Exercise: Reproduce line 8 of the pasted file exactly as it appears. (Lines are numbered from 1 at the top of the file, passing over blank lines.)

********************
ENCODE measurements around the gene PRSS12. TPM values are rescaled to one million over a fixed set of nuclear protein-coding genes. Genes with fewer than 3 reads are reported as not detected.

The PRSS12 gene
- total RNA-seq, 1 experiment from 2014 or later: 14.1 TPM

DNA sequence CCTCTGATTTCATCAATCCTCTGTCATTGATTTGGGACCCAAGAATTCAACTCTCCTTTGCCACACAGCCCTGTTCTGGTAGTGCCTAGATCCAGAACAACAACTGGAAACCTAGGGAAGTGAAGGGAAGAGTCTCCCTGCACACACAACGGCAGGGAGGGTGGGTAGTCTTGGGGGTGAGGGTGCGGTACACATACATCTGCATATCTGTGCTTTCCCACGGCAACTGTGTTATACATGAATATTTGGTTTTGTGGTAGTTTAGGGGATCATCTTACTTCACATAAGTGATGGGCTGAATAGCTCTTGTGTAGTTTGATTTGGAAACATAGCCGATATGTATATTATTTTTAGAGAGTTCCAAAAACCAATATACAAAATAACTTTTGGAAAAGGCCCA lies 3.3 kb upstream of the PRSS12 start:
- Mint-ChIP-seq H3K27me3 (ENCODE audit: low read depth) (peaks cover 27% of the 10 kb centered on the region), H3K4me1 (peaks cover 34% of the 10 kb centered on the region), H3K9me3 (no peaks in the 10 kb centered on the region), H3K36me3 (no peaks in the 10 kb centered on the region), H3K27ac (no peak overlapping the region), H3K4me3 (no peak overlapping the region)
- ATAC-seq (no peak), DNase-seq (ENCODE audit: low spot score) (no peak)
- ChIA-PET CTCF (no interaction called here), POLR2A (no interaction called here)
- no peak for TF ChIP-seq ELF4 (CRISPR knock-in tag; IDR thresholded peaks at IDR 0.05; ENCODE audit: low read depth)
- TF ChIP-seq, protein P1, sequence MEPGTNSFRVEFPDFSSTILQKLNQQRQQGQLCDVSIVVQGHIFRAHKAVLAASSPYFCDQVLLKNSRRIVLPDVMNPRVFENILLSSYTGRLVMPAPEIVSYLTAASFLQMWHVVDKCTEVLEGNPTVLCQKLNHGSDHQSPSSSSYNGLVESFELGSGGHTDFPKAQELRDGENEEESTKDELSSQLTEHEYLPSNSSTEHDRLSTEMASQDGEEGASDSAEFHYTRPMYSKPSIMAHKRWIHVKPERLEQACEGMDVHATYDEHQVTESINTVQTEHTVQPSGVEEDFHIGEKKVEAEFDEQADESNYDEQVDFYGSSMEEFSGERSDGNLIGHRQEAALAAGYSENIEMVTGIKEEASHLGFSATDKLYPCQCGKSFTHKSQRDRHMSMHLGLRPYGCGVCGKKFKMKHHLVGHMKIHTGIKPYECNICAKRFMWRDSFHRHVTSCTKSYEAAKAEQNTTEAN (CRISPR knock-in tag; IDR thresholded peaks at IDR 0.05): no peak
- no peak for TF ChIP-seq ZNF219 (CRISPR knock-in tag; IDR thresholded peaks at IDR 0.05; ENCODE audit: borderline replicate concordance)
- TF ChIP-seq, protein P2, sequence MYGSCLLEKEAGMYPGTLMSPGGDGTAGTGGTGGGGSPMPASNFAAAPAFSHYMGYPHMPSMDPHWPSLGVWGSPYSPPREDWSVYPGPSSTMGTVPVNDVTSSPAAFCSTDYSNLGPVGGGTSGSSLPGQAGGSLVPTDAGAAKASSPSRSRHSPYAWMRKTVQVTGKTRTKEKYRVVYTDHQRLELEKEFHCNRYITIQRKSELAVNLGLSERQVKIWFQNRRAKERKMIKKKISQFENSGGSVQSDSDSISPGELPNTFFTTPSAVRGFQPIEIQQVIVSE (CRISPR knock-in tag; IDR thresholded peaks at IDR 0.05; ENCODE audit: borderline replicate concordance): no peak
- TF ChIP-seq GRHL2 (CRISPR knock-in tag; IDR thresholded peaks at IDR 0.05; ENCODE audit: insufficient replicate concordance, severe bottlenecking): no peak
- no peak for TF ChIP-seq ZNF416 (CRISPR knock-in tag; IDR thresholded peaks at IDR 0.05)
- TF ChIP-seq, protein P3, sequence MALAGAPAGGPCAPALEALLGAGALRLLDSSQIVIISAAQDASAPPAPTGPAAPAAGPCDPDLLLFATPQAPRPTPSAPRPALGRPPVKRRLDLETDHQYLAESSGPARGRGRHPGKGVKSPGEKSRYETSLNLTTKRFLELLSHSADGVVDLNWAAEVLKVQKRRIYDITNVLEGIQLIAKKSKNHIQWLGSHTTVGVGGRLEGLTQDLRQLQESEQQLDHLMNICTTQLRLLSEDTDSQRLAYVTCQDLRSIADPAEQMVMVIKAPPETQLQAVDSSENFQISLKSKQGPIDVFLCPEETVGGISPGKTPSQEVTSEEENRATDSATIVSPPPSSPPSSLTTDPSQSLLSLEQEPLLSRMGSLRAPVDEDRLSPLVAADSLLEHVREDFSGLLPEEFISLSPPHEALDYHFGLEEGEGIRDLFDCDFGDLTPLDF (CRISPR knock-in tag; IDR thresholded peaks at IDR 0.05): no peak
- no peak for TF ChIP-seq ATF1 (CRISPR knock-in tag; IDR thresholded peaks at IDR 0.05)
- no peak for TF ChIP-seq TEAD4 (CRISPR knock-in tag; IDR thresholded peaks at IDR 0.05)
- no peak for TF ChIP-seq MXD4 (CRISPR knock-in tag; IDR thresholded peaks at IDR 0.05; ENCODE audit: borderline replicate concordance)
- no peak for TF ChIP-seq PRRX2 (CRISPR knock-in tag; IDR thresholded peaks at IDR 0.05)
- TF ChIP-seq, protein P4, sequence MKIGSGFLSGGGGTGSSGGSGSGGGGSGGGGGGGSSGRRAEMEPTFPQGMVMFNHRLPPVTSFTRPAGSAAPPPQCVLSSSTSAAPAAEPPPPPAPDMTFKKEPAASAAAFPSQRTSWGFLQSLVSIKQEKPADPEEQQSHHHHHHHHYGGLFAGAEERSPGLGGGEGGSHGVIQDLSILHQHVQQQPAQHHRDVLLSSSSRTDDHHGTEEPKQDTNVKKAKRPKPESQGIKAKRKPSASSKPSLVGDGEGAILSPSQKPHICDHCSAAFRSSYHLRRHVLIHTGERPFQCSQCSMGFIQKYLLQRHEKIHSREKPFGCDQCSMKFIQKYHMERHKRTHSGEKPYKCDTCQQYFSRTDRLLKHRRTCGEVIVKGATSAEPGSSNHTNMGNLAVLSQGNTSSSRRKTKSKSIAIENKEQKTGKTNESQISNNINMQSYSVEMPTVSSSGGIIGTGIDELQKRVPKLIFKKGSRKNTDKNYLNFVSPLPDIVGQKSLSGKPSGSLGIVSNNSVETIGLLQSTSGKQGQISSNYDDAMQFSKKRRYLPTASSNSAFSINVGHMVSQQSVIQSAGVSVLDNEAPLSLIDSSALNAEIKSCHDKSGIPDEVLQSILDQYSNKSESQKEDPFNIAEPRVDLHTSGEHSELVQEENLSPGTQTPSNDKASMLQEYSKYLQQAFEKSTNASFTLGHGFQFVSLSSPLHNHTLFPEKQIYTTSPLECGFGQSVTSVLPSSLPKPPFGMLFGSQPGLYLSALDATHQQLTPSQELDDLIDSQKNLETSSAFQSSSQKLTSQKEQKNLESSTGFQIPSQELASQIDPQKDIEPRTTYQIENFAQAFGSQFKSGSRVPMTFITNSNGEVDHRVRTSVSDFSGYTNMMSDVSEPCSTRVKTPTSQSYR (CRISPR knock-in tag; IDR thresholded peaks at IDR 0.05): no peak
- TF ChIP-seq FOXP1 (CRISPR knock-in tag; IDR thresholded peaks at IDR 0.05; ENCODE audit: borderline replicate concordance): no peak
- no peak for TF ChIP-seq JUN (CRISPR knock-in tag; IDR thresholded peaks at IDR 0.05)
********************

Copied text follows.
- no peak for TF ChIP-seq ELF4 (CRISPR knock-in tag; IDR thresholded peaks at IDR 0.05; ENCODE audit: low read depth)